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Comment by Philip Palin

May 27, 2010 @ 3:46 am


I appreciate the considered challenge and hope our readers will take on the issue. I will hold my substantive rebuttal until reading the concerns and arguments of others.

I will, though, offer one — perhaps niggling — clarification. I did not intend to imply that the private sector is consistently risk-taking or the public sector is consistently risk-averse. You have given great examples of private sector risk-managing. I would offer going to war as the public sector’s most dramatic embrace of risk-taking.

But I do believe there is an innate tendency for the two sectors to engage risk from two very different angles, and understanding this difference in perspective and approach can help all of us craft more effective collaboration between the sectors. More later.


Comment by William R. Cumming

May 27, 2010 @ 7:03 am

Well this is another wonderful exchange between two intelligent and thoughtful people.

But my outlook is more short term and here I argue for a quite different paradigm for both HS and EM. The “who is in charge” question lurks beneath the surface of the discourse above like the BP oil spill. Having been the spear point to defend FEMA in its days of independence before there was a DHS several times I always tried to change the discussion to the following paradigm now updated post 9/11/2001:

The question in domestic civil crisis management of response and recovery or whatever is not “who is in charge”? Hey at the start of WWII there was certainly someone in charge of the Polish Cavalry as they charged the Panzers. {And I claim Polish descent from my MOM]!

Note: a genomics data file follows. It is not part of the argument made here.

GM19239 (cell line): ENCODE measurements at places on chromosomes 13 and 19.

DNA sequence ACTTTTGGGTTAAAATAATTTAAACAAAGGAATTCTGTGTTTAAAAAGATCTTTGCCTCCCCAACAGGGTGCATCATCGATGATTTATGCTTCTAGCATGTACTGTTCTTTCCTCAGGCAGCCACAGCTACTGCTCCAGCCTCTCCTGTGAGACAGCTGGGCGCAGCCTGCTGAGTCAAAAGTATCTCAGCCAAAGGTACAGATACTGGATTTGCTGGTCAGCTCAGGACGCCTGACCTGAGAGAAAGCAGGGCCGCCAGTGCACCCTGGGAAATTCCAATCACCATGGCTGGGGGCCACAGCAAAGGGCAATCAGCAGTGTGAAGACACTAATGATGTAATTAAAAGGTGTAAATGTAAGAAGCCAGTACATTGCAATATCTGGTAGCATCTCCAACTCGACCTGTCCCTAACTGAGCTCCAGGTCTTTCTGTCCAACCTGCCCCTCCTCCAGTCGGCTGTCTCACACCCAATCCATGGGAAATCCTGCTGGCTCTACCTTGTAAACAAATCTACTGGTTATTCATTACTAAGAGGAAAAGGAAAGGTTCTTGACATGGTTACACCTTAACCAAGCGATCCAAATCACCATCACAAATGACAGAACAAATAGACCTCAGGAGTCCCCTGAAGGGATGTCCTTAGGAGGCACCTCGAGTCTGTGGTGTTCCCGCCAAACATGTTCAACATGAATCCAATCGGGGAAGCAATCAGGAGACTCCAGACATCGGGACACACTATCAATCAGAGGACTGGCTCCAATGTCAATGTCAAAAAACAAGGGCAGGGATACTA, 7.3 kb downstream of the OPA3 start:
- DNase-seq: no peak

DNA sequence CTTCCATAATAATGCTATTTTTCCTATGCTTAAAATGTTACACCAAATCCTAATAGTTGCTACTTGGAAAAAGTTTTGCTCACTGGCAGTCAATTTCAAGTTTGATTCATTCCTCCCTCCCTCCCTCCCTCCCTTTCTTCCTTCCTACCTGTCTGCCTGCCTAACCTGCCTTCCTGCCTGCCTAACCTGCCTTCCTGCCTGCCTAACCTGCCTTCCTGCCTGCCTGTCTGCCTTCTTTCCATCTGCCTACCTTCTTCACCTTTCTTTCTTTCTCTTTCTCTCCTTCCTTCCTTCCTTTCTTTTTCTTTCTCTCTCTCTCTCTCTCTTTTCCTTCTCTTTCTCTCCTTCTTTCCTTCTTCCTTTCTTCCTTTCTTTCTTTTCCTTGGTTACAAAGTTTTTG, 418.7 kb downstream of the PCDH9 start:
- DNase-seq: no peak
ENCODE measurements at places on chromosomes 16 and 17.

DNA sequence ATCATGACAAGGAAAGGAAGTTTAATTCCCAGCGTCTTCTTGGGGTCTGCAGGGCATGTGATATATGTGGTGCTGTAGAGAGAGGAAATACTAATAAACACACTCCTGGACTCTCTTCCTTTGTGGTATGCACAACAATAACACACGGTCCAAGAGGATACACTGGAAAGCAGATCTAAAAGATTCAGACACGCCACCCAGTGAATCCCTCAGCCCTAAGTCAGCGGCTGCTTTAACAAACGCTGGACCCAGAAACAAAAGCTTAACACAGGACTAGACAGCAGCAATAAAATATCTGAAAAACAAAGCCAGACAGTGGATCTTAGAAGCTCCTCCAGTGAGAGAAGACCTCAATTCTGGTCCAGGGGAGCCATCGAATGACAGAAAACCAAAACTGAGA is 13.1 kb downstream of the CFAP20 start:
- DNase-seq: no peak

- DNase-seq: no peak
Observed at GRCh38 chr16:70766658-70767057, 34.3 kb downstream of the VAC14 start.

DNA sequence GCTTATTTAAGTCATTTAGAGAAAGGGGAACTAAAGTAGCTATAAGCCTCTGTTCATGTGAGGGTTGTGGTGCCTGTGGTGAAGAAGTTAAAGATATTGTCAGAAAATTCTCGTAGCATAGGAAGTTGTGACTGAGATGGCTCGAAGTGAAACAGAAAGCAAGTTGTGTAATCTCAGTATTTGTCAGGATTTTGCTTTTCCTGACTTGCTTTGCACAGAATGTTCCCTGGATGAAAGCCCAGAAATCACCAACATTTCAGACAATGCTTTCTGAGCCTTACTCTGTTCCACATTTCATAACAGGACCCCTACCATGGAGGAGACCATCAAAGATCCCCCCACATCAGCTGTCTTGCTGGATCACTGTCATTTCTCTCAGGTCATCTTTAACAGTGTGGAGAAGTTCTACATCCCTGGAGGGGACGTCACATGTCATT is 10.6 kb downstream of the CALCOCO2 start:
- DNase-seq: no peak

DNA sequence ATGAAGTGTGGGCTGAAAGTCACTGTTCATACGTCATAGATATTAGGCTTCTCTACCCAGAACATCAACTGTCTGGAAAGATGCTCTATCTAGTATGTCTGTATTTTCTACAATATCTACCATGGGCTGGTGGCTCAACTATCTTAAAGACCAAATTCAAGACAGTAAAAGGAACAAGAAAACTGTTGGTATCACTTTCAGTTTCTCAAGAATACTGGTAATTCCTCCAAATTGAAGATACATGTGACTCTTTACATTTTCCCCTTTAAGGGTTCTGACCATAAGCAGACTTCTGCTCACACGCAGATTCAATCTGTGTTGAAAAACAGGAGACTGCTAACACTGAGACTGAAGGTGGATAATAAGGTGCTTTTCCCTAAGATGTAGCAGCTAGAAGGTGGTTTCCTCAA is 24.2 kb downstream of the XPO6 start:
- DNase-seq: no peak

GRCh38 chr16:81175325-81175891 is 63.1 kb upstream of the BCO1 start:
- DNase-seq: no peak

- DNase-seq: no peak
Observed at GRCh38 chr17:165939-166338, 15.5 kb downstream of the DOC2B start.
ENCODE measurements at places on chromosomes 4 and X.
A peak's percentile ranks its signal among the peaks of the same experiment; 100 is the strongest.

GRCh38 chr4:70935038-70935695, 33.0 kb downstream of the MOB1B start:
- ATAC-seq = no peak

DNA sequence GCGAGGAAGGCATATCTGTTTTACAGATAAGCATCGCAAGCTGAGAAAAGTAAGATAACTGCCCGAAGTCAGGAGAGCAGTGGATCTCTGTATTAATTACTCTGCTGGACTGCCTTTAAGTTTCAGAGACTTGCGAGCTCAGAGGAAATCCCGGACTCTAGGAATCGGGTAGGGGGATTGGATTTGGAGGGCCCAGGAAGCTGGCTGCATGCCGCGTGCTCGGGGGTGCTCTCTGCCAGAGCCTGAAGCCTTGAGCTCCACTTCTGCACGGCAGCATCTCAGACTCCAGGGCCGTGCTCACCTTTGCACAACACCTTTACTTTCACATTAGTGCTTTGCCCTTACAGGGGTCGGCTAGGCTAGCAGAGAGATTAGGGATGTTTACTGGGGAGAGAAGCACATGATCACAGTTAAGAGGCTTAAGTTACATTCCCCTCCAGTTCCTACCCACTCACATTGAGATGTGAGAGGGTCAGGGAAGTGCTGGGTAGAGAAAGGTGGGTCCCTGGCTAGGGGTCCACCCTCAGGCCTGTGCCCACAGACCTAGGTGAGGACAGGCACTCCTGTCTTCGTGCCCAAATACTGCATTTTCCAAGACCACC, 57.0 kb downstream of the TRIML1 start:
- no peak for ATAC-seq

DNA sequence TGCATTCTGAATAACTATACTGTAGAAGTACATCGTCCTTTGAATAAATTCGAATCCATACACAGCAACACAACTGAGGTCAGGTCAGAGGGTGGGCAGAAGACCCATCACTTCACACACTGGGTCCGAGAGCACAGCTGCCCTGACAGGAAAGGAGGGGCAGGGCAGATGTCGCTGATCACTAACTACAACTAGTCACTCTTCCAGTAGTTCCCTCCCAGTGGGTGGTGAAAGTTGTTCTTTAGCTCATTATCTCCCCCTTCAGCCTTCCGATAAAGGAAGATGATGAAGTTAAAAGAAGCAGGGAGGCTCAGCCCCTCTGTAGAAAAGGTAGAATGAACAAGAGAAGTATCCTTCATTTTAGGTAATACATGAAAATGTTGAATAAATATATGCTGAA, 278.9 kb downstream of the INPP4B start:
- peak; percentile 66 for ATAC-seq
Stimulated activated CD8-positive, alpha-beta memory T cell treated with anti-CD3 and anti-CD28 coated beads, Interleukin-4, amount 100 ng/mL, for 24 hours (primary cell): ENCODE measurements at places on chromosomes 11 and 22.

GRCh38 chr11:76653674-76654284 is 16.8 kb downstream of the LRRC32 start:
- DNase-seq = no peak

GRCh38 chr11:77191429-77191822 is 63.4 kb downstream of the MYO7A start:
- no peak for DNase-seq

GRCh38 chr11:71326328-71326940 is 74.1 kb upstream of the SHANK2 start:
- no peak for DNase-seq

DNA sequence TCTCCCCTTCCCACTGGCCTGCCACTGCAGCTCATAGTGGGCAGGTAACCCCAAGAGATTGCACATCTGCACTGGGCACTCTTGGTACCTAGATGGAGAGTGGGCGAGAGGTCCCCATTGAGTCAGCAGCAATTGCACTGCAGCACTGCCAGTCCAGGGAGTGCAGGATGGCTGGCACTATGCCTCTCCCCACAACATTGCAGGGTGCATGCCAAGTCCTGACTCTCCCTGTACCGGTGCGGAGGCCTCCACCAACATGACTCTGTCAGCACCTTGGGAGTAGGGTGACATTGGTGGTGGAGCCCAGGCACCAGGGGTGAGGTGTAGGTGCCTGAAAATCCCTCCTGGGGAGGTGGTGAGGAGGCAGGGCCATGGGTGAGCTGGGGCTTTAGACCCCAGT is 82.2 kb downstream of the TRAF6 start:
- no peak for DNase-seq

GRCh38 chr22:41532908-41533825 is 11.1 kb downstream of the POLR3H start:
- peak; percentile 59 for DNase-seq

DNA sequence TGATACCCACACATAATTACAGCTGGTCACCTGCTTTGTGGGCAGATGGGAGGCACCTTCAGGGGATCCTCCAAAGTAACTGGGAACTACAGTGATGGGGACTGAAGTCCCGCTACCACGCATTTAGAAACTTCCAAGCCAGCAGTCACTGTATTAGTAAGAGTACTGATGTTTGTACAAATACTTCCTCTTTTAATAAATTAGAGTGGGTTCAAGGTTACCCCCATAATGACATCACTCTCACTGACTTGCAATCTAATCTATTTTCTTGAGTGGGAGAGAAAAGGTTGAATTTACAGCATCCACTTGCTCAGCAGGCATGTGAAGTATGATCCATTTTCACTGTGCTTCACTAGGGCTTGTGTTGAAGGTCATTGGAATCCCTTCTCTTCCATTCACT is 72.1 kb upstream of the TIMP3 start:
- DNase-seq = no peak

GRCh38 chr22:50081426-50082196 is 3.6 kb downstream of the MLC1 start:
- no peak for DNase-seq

The better question is “who can do it or perhaps it is who can do what”? In helping create the old FEMA and working in it for two decades I tried to build and support technical knowledge and response capability. This was definitely not the paradigm for an agency that largely was an administrative grant making agency and had the vision of “Fire and Forget” with respect to federal funds handed out. Only very occasionally did discourse on the “federal fisc” being protected arise. But I was able to use this dialectic to demonstrate along with a few others that federal monies could be spent more wisely and might even be spent in a way as to produce future outlays.
There is a truth to the notion than even the most sophisticated regulators for the federal government often lack the needed technical expertise to understand what has happened in their regulated industries. This is caused by lobbying by business against development of such technical capability, marginal federal salaries for the most skilled that are employable in the private sector, and of course the nature of technical change inherent in a dynamic capitalism itself.

But underlying the “who can do what” paradigm is that someone somewhere actually knows what is going on whether in the federal establishment or the private sector.

Increasingly, it looks like the BP Oil Spill will be documented as the blind leading the blind. Hey the ship driveres in the Coast Guard, including the new commandant have long been the dominant culture, not HAZMATS response. And clearly the bean counter culture in BP had little real knowledge of risks although now coming out that the most frequently cited regulatory violator and accident source in the offshore oil industry and elsewhere was–guess who–BP! So far the BP expenditues on this event–about to pass the $880 million mark are having a miniscule impact on BP revenues.

What also is of interest to me is tha mythology has kept both the private sector from investing in security that may cost others rather than themselves. This offloading is atrocious. For example, Mircosoft really cared little for years about cyber security.
Congress is also at fault because it fails to document when it is making health and safety tradeoffs in legislation. And then the Excutive Branch gets pummeled when those needed health and saftey protections are kept from their purview.